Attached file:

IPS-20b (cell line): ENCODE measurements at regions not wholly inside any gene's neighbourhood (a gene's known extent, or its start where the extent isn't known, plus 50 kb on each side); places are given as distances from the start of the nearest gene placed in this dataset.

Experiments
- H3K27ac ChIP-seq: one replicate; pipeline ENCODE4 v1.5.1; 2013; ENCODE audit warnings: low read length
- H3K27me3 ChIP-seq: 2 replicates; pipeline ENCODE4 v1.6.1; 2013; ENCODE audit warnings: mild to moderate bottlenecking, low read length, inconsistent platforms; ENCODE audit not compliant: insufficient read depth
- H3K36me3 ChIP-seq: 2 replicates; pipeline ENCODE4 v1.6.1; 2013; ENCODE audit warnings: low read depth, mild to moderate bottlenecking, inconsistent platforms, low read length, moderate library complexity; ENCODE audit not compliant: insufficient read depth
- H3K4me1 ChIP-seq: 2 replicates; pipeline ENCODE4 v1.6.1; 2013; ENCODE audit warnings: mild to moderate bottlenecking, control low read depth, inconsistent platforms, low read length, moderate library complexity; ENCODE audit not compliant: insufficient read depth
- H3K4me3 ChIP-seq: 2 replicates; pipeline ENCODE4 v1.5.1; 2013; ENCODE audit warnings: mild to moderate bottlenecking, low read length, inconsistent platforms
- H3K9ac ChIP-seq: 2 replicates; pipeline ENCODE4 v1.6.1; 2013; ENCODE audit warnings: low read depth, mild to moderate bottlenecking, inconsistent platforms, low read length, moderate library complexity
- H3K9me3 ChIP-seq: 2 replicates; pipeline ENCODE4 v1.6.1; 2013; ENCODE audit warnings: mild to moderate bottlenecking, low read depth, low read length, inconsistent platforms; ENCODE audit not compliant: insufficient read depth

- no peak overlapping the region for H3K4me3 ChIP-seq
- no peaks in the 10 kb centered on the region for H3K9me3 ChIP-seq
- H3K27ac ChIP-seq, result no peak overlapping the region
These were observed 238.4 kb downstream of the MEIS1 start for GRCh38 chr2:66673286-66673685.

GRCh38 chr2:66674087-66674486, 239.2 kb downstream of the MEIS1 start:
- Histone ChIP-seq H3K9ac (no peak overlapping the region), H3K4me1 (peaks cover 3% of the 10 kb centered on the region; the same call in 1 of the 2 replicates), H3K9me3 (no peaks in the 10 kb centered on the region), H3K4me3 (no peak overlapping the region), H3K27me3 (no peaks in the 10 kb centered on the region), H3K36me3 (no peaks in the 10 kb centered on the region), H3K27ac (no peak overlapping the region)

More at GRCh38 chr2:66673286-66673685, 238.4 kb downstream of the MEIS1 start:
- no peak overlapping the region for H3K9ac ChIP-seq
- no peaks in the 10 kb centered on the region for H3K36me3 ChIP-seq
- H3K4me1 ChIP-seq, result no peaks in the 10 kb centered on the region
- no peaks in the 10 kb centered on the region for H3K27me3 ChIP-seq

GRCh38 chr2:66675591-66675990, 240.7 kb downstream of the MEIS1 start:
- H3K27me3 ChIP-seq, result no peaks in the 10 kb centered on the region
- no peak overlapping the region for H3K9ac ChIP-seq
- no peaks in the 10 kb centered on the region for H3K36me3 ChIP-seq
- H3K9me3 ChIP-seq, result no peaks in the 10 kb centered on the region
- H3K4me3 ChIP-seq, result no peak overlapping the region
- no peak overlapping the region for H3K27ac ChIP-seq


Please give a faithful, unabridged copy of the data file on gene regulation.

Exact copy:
IPS-20b (cell line): ENCODE measurements at regions not wholly inside any gene's neighbourhood (a gene's known extent, or its start where the extent isn't known, plus 50 kb on each side); places are given as distances from the start of the nearest gene placed in this dataset.

Experiments
- H3K27ac ChIP-seq: one replicate; pipeline ENCODE4 v1.5.1; 2013; ENCODE audit warnings: low read length
- H3K27me3 ChIP-seq: 2 replicates; pipeline ENCODE4 v1.6.1; 2013; ENCODE audit warnings: mild to moderate bottlenecking, low read length, inconsistent platforms; ENCODE audit not compliant: insufficient read depth
- H3K36me3 ChIP-seq: 2 replicates; pipeline ENCODE4 v1.6.1; 2013; ENCODE audit warnings: low read depth, mild to moderate bottlenecking, inconsistent platforms, low read length, moderate library complexity; ENCODE audit not compliant: insufficient read depth
- H3K4me1 ChIP-seq: 2 replicates; pipeline ENCODE4 v1.6.1; 2013; ENCODE audit warnings: mild to moderate bottlenecking, control low read depth, inconsistent platforms, low read length, moderate library complexity; ENCODE audit not compliant: insufficient read depth
- H3K4me3 ChIP-seq: 2 replicates; pipeline ENCODE4 v1.5.1; 2013; ENCODE audit warnings: mild to moderate bottlenecking, low read length, inconsistent platforms
- H3K9ac ChIP-seq: 2 replicates; pipeline ENCODE4 v1.6.1; 2013; ENCODE audit warnings: low read depth, mild to moderate bottlenecking, inconsistent platforms, low read length, moderate library complexity
- H3K9me3 ChIP-seq: 2 replicates; pipeline ENCODE4 v1.6.1; 2013; ENCODE audit warnings: mild to moderate bottlenecking, low read depth, low read length, inconsistent platforms; ENCODE audit not compliant: insufficient read depth

- no peak overlapping the region for H3K4me3 ChIP-seq
- no peaks in the 10 kb centered on the region for H3K9me3 ChIP-seq
- H3K27ac ChIP-seq, result no peak overlapping the region
These were observed 238.4 kb downstream of the MEIS1 start for GRCh38 chr2:66673286-66673685.

GRCh38 chr2:66674087-66674486, 239.2 kb downstream of the MEIS1 start:
- Histone ChIP-seq H3K9ac (no peak overlapping the region), H3K4me1 (peaks cover 3% of the 10 kb centered on the region; the same call in 1 of the 2 replicates), H3K9me3 (no peaks in the 10 kb centered on the region), H3K4me3 (no peak overlapping the region), H3K27me3 (no peaks in the 10 kb centered on the region), H3K36me3 (no peaks in the 10 kb centered on the region), H3K27ac (no peak overlapping the region)

More at GRCh38 chr2:66673286-66673685, 238.4 kb downstream of the MEIS1 start:
- no peak overlapping the region for H3K9ac ChIP-seq
- no peaks in the 10 kb centered on the region for H3K36me3 ChIP-seq
- H3K4me1 ChIP-seq, result no peaks in the 10 kb centered on the region
- no peaks in the 10 kb centered on the region for H3K27me3 ChIP-seq

GRCh38 chr2:66675591-66675990, 240.7 kb downstream of the MEIS1 start:
- H3K27me3 ChIP-seq, result no peaks in the 10 kb centered on the region
- no peak overlapping the region for H3K9ac ChIP-seq
- no peaks in the 10 kb centered on the region for H3K36me3 ChIP-seq
- H3K9me3 ChIP-seq, result no peaks in the 10 kb centered on the region
- H3K4me3 ChIP-seq, result no peak overlapping the region
- no peak overlapping the region for H3K27ac ChIP-seq